2. Zapped in Chicago

In late spring and early summer, severe weather hammers communities across the nation. But few storms are as spectacular as the one that hit Chicago, Illinois, April 22. As heavy rains swept through the city, lightning struck four of Chicago’s tallest buildings — all at once. The lightning strikes were captured on video by a local photographer and showed how powerful violent weather can be. Each of the buildings struck by lightning was taller than 1,000 feet. Severe weather is often in the news at this time of year. In the newspaper or online, find and closely read a story about a severe weather event. Use what you read to write a paragraph describing what happened during the weather event, how that affected people, and what challenges they now face.

Common Core State Standards: Writing informative/explanatory texts to examine a topic and convey ideas and information clearly; citing specific textual evidence when writing or speaking to support conclusions.

3. Museum Just for Kids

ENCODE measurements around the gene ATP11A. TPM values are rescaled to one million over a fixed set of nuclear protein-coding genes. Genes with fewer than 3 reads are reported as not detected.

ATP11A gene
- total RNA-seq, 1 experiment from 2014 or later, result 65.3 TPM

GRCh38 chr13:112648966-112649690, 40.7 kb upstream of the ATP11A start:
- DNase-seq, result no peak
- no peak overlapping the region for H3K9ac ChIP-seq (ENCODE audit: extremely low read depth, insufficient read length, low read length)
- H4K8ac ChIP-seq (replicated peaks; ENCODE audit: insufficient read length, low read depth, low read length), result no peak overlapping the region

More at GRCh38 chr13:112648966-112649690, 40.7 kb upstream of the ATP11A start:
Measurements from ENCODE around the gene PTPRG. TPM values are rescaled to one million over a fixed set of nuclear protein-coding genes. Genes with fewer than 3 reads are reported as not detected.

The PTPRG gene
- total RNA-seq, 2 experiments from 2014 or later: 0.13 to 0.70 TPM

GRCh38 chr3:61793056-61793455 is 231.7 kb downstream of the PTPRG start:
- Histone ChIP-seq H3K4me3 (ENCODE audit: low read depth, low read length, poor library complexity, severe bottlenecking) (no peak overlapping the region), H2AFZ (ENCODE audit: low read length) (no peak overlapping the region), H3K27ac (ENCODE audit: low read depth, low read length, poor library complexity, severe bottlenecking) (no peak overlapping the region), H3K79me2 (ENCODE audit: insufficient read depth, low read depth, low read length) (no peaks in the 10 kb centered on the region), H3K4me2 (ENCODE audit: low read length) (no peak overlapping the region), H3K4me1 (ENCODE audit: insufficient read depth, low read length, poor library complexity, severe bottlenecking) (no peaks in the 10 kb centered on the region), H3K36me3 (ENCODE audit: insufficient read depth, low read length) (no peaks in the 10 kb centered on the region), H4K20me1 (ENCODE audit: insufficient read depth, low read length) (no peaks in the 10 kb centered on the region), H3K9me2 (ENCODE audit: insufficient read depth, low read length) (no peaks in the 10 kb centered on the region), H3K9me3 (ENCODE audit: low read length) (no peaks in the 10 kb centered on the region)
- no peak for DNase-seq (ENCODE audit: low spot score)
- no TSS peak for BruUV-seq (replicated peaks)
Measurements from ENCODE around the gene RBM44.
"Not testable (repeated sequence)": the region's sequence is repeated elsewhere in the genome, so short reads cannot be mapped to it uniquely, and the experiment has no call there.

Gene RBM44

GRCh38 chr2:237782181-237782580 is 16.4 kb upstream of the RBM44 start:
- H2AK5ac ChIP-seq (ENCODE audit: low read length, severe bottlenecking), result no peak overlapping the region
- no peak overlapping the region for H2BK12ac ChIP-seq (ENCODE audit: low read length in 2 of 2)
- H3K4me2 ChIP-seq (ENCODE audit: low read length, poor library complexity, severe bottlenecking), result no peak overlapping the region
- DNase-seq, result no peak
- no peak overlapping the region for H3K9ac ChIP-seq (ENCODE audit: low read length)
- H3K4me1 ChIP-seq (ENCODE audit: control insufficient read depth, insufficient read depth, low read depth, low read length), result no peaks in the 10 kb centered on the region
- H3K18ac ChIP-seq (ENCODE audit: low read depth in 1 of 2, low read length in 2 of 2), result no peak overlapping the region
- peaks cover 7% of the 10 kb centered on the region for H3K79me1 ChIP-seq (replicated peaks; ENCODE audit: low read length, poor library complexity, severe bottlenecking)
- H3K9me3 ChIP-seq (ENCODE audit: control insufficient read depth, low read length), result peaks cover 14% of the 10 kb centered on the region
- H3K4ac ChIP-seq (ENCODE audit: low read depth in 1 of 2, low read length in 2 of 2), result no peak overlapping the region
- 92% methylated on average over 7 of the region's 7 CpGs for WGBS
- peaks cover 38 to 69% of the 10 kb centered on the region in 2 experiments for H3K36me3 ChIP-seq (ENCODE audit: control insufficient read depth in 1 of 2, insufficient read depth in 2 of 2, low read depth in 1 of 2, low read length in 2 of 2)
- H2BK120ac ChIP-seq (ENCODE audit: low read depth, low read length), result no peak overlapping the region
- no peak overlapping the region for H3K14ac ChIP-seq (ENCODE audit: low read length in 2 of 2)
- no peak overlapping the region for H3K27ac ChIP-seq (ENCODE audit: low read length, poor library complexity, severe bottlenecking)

Washington, DC, is home to many world-famous museums, and this fall an old favorite will re-open in a new space. And it is just for kids. The new National Children’s Museum is scheduled to re-open on November 1 in a gleaming, high-tech space in the center of the city. The museum will be located between the National Mall and Pennsylvania Avenue (home of the White House) and feature 30,000 square feet of exhibits and activities. Its attractions will blend science, technology, engineering, the arts and mathematics — the so-called STEAM subjects that are important to careers in this century. Children’s museums seek to reach and teach students through interesting exhibits and activities. In the newspaper or online, find and closely read stories about activities or subjects that interest students your age. Use what you read to brainstorm an idea for a museum display that would attract kids interested in this subject. Present your display idea to the class and explain how it would engage and teach students.